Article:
Finally, because of its unique mission, NASA has developed extensive engineering experience with alternative fuels and energy systems, such as wind turbines, solar cell arrays, batteries, and fuel cells. NASA is the primary federal agency with the experience to improve the fuel efficiency of all types of aircraft. These capabilities have not been in the public eye but, nevertheless, have been essential to the success of NASA missions since its creation immediately after the launch of Sputnik. These capabilities need to be publicly acknowledged so that the larger value of NASA’s contributions over the decades can be appreciated by the American public and their elected representatives in Congress.
We recognize that we may seem to be encouraging an already stretched agency to extend itself even further. In fact, what we are recommending is to optimize what NASA already has the ability to do well. We are recommending a relatively low-risk but high-payoff vision for NASA that would place it high on the list of America’s current priorities.
By capitalizing on its substantial expertise, accomplishments, and capabilities, NASA can demonstrate its importance as one of the nation’s leading science and technology agencies in helping to resolve two of the major challenges facing the United States today: energy security and climate change. At the same time, NASA can reassert its international leadership role in space science and exploration as it restructures its human spaceflight activities and reembarks on a balanced program of space-based science and aeronautics research.
Many of the recommendations in the 2005 NRC report Rising above the Gathering Storm and in the 2007 America COMPETES Act would be supported by a NASA encouraged to pursue international cooperation and redirected to focus on a sound and balanced civil program of space science, exploration, environmental research, and aeronautics research and technology. Moreover, the result would be a civil space program that would allow the United States to maintain the leadership envisioned by President Kennedy in his historic Rice University speech in 1962:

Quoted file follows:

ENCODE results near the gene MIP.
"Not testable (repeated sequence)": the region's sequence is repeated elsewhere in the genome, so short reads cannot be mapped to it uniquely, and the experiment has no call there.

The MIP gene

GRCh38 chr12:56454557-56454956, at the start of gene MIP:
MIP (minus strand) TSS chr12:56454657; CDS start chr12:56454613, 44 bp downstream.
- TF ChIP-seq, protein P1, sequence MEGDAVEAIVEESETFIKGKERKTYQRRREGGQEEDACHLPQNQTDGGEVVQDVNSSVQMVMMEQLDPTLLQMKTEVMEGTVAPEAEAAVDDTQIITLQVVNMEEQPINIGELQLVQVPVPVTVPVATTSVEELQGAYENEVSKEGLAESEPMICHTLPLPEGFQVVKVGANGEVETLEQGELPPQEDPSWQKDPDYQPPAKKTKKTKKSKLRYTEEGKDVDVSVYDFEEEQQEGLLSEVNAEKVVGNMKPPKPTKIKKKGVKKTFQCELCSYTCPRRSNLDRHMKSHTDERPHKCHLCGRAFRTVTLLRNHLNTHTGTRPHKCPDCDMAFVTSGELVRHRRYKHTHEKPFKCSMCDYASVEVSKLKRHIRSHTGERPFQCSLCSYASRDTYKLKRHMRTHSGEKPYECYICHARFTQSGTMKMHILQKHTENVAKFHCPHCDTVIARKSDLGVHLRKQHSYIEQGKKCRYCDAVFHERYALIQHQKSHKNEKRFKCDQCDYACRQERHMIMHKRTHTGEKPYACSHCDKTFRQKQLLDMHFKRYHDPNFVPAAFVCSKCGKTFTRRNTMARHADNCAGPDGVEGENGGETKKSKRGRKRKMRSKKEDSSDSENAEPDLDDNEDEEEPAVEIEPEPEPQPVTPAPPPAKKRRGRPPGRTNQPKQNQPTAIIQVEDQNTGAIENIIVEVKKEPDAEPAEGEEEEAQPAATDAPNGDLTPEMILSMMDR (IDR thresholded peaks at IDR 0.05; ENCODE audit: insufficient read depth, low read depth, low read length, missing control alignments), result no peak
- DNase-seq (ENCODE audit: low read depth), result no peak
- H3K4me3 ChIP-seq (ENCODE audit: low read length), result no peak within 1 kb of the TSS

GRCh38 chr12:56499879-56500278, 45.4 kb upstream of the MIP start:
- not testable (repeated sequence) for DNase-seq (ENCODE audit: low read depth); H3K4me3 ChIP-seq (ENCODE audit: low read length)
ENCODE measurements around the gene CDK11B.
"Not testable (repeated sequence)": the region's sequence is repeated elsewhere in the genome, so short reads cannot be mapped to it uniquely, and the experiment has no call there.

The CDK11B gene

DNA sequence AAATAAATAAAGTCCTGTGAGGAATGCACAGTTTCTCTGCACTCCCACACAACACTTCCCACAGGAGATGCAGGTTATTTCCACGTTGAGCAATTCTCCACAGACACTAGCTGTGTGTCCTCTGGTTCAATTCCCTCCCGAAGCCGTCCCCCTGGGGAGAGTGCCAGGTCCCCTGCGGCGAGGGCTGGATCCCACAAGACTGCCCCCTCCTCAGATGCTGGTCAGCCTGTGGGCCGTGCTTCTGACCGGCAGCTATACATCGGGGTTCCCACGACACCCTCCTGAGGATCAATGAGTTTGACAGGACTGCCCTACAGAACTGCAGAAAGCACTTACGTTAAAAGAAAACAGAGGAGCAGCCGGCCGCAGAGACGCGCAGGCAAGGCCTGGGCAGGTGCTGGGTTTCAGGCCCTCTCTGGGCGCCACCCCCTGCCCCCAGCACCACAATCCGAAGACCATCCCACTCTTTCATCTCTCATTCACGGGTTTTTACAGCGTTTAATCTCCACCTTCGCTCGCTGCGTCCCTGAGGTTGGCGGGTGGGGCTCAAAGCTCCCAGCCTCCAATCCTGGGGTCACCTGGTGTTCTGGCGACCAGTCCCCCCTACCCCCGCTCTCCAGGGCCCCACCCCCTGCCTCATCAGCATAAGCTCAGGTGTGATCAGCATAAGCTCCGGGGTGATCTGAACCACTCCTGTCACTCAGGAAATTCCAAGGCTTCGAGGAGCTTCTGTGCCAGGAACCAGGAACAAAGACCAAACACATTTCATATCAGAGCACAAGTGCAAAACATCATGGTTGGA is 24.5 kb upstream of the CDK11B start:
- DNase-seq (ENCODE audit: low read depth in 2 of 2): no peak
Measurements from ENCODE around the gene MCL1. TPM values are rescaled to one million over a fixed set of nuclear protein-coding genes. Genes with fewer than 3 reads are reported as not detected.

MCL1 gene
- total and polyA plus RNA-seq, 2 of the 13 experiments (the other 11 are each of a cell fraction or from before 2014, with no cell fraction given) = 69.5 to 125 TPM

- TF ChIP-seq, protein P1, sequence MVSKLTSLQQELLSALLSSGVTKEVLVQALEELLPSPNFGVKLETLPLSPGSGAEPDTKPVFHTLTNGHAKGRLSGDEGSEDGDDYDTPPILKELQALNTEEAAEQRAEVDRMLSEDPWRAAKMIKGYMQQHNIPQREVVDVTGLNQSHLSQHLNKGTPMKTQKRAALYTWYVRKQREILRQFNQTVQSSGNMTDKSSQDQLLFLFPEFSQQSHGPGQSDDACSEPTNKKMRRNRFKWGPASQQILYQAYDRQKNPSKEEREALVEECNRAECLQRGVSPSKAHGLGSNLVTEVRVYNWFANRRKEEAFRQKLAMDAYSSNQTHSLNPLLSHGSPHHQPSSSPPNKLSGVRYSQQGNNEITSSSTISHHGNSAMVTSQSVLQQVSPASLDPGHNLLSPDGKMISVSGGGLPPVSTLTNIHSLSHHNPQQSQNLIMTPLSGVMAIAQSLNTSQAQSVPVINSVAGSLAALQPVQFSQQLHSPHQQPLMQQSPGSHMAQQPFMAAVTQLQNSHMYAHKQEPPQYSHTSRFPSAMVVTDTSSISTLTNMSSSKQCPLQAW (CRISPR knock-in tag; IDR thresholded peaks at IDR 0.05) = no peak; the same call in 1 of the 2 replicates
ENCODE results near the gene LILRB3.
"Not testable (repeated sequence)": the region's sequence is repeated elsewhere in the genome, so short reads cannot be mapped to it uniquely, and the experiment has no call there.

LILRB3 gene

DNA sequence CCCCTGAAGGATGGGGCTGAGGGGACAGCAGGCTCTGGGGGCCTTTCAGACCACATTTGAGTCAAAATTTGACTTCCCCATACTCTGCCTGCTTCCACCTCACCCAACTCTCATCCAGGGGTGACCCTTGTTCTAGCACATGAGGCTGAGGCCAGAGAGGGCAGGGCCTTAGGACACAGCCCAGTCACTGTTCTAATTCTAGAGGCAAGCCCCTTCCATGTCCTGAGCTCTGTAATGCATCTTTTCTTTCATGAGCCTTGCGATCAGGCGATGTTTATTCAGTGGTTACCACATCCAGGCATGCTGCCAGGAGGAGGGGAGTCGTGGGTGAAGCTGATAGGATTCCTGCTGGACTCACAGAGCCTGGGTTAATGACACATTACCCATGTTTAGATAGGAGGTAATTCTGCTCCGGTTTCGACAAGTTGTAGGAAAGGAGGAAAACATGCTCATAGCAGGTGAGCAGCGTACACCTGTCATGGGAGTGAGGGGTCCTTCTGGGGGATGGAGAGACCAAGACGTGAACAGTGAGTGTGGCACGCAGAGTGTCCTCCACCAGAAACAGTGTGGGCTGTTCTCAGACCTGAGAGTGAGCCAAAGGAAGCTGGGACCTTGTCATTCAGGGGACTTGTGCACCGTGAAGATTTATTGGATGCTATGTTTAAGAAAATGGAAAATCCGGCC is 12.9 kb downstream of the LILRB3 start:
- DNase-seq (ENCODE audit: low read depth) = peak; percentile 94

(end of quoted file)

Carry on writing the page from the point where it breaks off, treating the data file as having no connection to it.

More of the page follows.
[T]he vows of this Nation can only be fulfilled if we in this Nation are first, and, therefore, we intend to be first. In short, our leadership in science and in industry, our hopes for peace and security, our obligations to ourselves as well as others, all require us to make this effort, to solve these mysteries, to solve them for the good of all men, and to become the world’s leading space-faring nation.50
Today, with the Cold War far behind us, the United States can be the leading spacefaring nation by making the necessary investments in research, education, and human space exploration and by leveraging those investments through meaningful cooperation with other nations.51
49. In addition to the present paper, see also, George W. S. Abbey, Neal Lane, and John Mura-tore, “Maximizing NASA’s Potential in Flight and on the Ground: Recommendations for the Next Administration,” James A. Baker III Institute for Public Policy, January 20, 2009.50. Kennedy, “Address at Rice University on the Nation’s Space Effort.”